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Natural Ways to Cope with Nicotine Withdrawal Symptoms

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So you’ve quit smoking, and now those nicotine withdrawal symptoms are turning their ugly heads. For some people, nicotine replacement therapy is a suitable option. This would include e-cigarettes, dermal patches, nicotine gums, or any other form of tobocco-less nicotine supplement. The benefit of transitioning to these products is that you can taper down the nicotine withdrawal symptoms over time. Nicotine replacement therapy may be right for you, but it is not always the best option for everyone. For those of you that would prefer to quit smoking naturally, without introducing any new addictive substances, we’ve prepared a list of some natural remedies for nicotine withdrawal symptoms.

  • Cravings
  • Increased appetite
  • Depression
  • Restlessness
  • Inability to concentrate
  • Irritability
  • Disturbed sleeping patterns
  • Light-headedness
  • Wet, mucosal cough
  • Weight gain
  • Constipation
  • Dry mouth

Quitting all tobacco cold-turkey tends to produce these nicotine withdrawal symptoms pretty quickly, which then last for weeks or months. If you’re going to quit successfully this time around, you better start prepared. These tips will help you beat those cravings, and stop you from picking up another smoke. Naturally.

1. Eat a small portion of fruit or vegetables whenever cravings hit. Take it up a notch by stepping outside for some fresh air while you snack. Personally, this is the step that made quitting possible for me. Whenever my emotions or anxieties started rising and the cravings were coming on strong, I would step away like I would for a smoke, and have a mandarin orange instead. By using this technique, I got my 5 minute vacation that cigarettes used to provide, while nourishing my body instead of poisoning it. Please give this tip a try! You can use carrots, grapes, apples, nuts, whatever healthy little snack you love. By the time you’ve had your snack, and gone back to whatever it was you were doing before, the craving will have passed.

2. Avoid drinking alcohol. When you’re out having a drink or two, especially with friends, it’s very easy to just pick up a smoke. Cravings go up the more you drink. Just don’t even put yourself in that situation. Once the withdrawal symptoms subside in a month or two, drinking won’t be so triggering. For now, stay away from the bottle.

3. Develop a bed-time ritual. Bath bombs, candles, soft music, essential oils. These lovely things can bring your bedtime habits to a higher level of relaxation. Get creative, think about what works specificically for you when planning your ritual.

A well defined bed-time ritual will help you improve your sleep hygiene. This is a term psychologists use to describe how well you are conditioning your body to sleep restfully through the night. Good sleep hygiene means winding down, and using “sleepy triggers” to tell your unconscious brain to start producing melatonin and get ready for bed. My bed-time ritual consists of a quick tidy-up in my bedroom after showering, followed by a rub of lavender oil on my hands and through my hair, then some journaling in bed before lights out. You will see results after a week or two of repeating your nightly ritual; the more consistent you are, the better your sleeps will be.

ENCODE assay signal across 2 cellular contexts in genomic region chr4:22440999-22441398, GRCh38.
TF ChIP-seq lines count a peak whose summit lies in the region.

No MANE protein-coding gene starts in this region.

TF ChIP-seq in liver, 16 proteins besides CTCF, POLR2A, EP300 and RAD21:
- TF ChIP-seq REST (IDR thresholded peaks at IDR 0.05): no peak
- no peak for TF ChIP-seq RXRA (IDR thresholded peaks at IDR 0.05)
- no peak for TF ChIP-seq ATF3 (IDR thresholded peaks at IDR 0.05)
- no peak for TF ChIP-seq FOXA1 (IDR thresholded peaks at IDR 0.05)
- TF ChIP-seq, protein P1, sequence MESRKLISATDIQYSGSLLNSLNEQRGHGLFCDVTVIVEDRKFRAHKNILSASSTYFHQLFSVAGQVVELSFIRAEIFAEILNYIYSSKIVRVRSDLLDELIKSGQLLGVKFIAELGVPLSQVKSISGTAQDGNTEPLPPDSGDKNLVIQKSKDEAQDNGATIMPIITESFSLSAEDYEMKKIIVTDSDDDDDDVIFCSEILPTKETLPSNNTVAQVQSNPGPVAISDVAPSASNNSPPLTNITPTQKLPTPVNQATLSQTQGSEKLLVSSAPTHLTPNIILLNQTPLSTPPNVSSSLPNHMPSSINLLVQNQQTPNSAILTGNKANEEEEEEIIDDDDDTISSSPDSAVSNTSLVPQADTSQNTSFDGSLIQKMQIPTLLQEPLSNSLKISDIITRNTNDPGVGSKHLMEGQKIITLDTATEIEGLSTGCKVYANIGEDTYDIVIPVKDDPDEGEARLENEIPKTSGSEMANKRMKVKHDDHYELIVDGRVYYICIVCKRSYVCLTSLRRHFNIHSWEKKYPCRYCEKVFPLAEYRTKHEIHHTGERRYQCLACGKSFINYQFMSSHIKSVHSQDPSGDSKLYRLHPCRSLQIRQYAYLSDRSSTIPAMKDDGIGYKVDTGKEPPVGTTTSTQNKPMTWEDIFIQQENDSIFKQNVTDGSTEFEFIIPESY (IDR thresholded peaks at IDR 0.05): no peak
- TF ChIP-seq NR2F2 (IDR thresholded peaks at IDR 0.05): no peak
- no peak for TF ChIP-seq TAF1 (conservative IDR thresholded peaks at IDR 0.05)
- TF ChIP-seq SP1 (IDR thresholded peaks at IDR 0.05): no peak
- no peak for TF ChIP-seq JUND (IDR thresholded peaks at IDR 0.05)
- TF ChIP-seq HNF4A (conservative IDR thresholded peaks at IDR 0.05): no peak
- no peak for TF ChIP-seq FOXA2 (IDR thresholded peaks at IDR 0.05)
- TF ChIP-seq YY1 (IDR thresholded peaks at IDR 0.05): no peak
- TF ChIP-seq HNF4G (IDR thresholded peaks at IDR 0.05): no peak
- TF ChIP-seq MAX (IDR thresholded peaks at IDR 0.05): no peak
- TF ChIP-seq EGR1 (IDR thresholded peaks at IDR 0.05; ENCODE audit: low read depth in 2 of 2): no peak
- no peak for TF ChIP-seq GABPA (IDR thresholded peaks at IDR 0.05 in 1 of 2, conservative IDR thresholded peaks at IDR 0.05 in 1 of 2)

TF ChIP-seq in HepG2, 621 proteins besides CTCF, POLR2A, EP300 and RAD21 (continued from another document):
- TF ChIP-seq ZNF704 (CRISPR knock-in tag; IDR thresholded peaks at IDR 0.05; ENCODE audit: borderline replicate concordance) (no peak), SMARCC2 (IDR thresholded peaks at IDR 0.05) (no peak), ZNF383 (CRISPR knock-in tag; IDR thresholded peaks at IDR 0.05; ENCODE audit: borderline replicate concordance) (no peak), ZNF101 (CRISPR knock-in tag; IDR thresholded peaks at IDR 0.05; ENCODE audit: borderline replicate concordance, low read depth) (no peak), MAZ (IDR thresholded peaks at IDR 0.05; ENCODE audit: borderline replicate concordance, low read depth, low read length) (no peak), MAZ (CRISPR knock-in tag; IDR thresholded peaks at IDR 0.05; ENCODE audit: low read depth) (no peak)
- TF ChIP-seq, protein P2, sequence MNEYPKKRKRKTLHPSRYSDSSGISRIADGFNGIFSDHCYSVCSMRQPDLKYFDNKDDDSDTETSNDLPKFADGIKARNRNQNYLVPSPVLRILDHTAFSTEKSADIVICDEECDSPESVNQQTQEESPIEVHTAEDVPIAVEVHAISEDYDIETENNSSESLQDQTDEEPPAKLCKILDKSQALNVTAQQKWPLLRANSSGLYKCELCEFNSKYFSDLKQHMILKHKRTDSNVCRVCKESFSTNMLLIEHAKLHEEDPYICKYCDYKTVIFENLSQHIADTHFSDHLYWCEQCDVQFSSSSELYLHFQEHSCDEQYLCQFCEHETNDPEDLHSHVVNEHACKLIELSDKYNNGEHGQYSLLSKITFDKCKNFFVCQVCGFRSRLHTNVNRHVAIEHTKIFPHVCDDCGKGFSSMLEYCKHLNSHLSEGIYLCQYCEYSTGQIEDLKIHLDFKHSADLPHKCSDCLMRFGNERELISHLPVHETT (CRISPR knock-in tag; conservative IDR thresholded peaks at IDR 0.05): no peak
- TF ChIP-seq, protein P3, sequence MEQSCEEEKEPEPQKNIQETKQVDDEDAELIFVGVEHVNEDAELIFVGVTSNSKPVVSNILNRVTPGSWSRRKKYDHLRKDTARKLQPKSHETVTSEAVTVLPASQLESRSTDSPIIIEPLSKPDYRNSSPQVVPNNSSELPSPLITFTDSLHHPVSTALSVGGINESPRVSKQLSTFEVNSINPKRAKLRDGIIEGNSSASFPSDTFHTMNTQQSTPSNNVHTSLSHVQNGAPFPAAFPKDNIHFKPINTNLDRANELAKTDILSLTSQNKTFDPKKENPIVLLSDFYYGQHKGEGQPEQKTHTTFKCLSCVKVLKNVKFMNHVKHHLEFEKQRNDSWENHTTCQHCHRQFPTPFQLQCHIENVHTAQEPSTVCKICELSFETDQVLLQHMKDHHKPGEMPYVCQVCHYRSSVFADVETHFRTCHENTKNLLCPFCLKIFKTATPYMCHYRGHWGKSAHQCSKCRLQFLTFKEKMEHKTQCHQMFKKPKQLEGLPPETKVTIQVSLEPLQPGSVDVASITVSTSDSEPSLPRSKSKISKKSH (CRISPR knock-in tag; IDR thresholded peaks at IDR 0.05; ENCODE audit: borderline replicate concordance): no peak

4. Get moving. Exercising a little bit extra during the first month or two after quitting tobacco will help with multiple withdrawal symptoms. Depression, cravings, irritability, restlessness, and your sleep quality will all improve with some additional exercise.

Some people leave for a short walk around the neighborhood whenever a craving hits. This technique works to both up your daily exercise and change those smoking behavior patterns too. Your habit of leaving for a smoke will gradually fade into the new habit of taking a little walk.

Upping the exercise during this phase will help you to avoid weight gain related to smoking cessation. Doctors agree that this type of weight gain is due to metabolic changes, reduction in physical activity, and increases in unhealthy snacking. Expect these changes, and plan ahead for them to avoid a surprise 10 new pounds on the scale.

5. Start carrying a reusable water bottle. Drinking more water is healthy and will distract your hands and mouth when you want a cigarette. You might find that drinking more water helps alleviate that constipation too. A lot of people like to add fruits or cucumber slices to their water bottles to add a little interesting flavor. Buy some fruit, get your reusable water bottle out, and start drinking more water!

6. Pick up a new activity. When you’ve just decided to put down cigarettes for good, smoking suddenly takes up all of your waking thoughts. 24/7 you find yourself thinking about how bad you want a smoke but also how you’re not allowed to. Fixation is not good! This is why I recommend picking up a new hobby or interest once you decide to quit smoking. Making the effort to focus on this new activity will keep you from obsessing over cigarettes. At the end of this phase, you might end up with a brag-worthy new skill, or a beautiful hand-made work to display. What have you always wanted to do, but never got around to starting? Now might just be the perfect time to start.

Quitting smoking is hard, I tried it about 50 thousand times before I managed to stop for good. Nicotine withdrawal symptoms make the process so much harder, I know. If you’re still struggling after trying these tips, please reach out to us at intervention.com. We have expertise in smoking cessation that will help you reach your goals.